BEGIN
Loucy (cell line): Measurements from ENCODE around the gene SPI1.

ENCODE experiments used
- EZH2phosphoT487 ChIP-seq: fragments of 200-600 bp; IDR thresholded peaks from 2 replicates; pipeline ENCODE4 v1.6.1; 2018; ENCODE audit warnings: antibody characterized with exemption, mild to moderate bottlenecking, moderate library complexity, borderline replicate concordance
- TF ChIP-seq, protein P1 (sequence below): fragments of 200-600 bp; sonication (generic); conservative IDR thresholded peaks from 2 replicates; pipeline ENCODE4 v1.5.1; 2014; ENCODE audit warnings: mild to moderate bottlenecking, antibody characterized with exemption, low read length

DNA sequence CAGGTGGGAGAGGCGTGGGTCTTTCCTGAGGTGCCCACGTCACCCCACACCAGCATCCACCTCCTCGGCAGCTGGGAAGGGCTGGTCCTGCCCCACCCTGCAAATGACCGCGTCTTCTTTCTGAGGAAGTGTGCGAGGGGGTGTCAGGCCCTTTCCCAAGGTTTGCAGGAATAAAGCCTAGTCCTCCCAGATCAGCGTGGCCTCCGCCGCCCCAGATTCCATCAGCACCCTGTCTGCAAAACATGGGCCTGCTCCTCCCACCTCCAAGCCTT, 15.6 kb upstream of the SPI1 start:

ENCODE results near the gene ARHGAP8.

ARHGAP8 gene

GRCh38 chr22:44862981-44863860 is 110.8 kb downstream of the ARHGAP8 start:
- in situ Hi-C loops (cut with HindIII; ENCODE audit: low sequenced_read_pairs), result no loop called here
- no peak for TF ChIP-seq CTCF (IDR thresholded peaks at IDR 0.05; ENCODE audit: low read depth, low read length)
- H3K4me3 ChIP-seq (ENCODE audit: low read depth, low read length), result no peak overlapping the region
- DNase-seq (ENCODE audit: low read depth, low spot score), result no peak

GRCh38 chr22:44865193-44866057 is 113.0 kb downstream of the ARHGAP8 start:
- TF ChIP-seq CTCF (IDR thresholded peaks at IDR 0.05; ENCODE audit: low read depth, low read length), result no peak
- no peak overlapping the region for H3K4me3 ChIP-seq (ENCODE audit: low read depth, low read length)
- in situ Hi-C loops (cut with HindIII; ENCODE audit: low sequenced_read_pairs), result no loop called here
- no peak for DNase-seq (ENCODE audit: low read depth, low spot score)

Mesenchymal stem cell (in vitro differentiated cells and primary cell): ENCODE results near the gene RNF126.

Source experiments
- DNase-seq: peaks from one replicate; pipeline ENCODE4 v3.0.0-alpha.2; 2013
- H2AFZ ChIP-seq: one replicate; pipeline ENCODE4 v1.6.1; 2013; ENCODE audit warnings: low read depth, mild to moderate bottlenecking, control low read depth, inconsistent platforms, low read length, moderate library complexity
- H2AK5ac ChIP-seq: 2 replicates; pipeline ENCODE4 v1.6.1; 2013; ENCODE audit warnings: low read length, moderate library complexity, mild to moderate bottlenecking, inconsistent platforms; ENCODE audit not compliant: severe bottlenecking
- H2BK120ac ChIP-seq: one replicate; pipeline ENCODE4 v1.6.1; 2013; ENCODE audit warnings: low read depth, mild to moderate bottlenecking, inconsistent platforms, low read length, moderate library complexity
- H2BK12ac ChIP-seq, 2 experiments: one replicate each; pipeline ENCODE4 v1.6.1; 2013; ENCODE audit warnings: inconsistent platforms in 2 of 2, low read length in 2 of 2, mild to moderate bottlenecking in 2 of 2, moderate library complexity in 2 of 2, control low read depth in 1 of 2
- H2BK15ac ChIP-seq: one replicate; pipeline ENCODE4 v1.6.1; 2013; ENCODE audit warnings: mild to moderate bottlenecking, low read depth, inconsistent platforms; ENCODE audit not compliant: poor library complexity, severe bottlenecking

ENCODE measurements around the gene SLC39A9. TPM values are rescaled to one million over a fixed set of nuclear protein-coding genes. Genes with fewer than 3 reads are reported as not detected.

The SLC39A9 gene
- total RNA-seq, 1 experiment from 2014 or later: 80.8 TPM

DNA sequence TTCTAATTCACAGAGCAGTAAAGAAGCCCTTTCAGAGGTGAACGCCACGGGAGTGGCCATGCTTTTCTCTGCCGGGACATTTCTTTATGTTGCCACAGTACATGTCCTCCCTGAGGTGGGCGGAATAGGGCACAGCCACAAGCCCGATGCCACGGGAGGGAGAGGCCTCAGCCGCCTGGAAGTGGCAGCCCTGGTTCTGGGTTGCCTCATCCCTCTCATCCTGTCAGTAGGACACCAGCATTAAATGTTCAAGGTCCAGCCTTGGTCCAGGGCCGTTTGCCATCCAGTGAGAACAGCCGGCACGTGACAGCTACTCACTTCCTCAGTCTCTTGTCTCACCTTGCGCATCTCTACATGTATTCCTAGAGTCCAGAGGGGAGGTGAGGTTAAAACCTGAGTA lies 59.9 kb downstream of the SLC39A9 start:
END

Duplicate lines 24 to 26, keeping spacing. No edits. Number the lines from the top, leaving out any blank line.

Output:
- H2BK12ac ChIP-seq, 2 experiments: one replicate each; pipeline ENCODE4 v1.6.1; 2013; ENCODE audit warnings: inconsistent platforms in 2 of 2, low read length in 2 of 2, mild to moderate bottlenecking in 2 of 2, moderate library complexity in 2 of 2, control low read depth in 1 of 2
- H2BK15ac ChIP-seq: one replicate; pipeline ENCODE4 v1.6.1; 2013; ENCODE audit warnings: mild to moderate bottlenecking, low read depth, inconsistent platforms; ENCODE audit not compliant: poor library complexity, severe bottlenecking

ENCODE measurements around the gene SLC39A9. TPM values are rescaled to one million over a fixed set of nuclear protein-coding genes. Genes with fewer than 3 reads are reported as not detected.